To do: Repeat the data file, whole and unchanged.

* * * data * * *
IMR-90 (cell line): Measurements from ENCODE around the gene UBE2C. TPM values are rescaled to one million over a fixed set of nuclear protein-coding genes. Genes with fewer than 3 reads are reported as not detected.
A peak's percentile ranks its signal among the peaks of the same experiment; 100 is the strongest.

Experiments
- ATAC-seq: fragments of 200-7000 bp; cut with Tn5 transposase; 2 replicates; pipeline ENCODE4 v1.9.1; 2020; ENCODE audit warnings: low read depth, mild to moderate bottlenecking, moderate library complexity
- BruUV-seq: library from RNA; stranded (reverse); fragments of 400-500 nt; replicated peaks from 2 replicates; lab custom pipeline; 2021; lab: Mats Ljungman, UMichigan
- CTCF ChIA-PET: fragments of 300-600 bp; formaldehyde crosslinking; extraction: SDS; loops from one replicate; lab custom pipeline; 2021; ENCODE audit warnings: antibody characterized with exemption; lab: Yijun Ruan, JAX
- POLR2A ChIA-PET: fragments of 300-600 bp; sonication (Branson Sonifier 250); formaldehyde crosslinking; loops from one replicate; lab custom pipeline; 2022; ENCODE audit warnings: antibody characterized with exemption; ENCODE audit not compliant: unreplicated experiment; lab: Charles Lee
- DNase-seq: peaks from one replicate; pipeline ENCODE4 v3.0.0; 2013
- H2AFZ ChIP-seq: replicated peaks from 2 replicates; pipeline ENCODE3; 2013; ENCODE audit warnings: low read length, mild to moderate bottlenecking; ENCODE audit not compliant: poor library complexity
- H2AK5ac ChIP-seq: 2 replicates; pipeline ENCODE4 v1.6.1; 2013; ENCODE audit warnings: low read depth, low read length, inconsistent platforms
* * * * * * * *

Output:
IMR-90 (cell line): Measurements from ENCODE around the gene UBE2C. TPM values are rescaled to one million over a fixed set of nuclear protein-coding genes. Genes with fewer than 3 reads are reported as not detected.
A peak's percentile ranks its signal among the peaks of the same experiment; 100 is the strongest.

Experiments
- ATAC-seq: fragments of 200-7000 bp; cut with Tn5 transposase; 2 replicates; pipeline ENCODE4 v1.9.1; 2020; ENCODE audit warnings: low read depth, mild to moderate bottlenecking, moderate library complexity
- BruUV-seq: library from RNA; stranded (reverse); fragments of 400-500 nt; replicated peaks from 2 replicates; lab custom pipeline; 2021; lab: Mats Ljungman, UMichigan
- CTCF ChIA-PET: fragments of 300-600 bp; formaldehyde crosslinking; extraction: SDS; loops from one replicate; lab custom pipeline; 2021; ENCODE audit warnings: antibody characterized with exemption; lab: Yijun Ruan, JAX
- POLR2A ChIA-PET: fragments of 300-600 bp; sonication (Branson Sonifier 250); formaldehyde crosslinking; loops from one replicate; lab custom pipeline; 2022; ENCODE audit warnings: antibody characterized with exemption; ENCODE audit not compliant: unreplicated experiment; lab: Charles Lee
- DNase-seq: peaks from one replicate; pipeline ENCODE4 v3.0.0; 2013
- H2AFZ ChIP-seq: replicated peaks from 2 replicates; pipeline ENCODE3; 2013; ENCODE audit warnings: low read length, mild to moderate bottlenecking; ENCODE audit not compliant: poor library complexity
- H2AK5ac ChIP-seq: 2 replicates; pipeline ENCODE4 v1.6.1; 2013; ENCODE audit warnings: low read depth, low read length, inconsistent platforms